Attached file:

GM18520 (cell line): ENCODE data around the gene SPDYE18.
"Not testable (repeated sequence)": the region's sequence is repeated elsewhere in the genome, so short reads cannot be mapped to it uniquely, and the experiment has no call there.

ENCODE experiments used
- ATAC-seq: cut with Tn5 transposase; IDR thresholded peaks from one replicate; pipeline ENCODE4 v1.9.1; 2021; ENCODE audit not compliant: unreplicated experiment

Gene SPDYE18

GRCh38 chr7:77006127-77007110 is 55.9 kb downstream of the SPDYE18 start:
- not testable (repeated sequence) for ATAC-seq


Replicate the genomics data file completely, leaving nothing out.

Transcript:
GM18520 (cell line): ENCODE data around the gene SPDYE18.
"Not testable (repeated sequence)": the region's sequence is repeated elsewhere in the genome, so short reads cannot be mapped to it uniquely, and the experiment has no call there.

ENCODE experiments used
- ATAC-seq: cut with Tn5 transposase; IDR thresholded peaks from one replicate; pipeline ENCODE4 v1.9.1; 2021; ENCODE audit not compliant: unreplicated experiment

Gene SPDYE18

GRCh38 chr7:77006127-77007110 is 55.9 kb downstream of the SPDYE18 start:
- not testable (repeated sequence) for ATAC-seq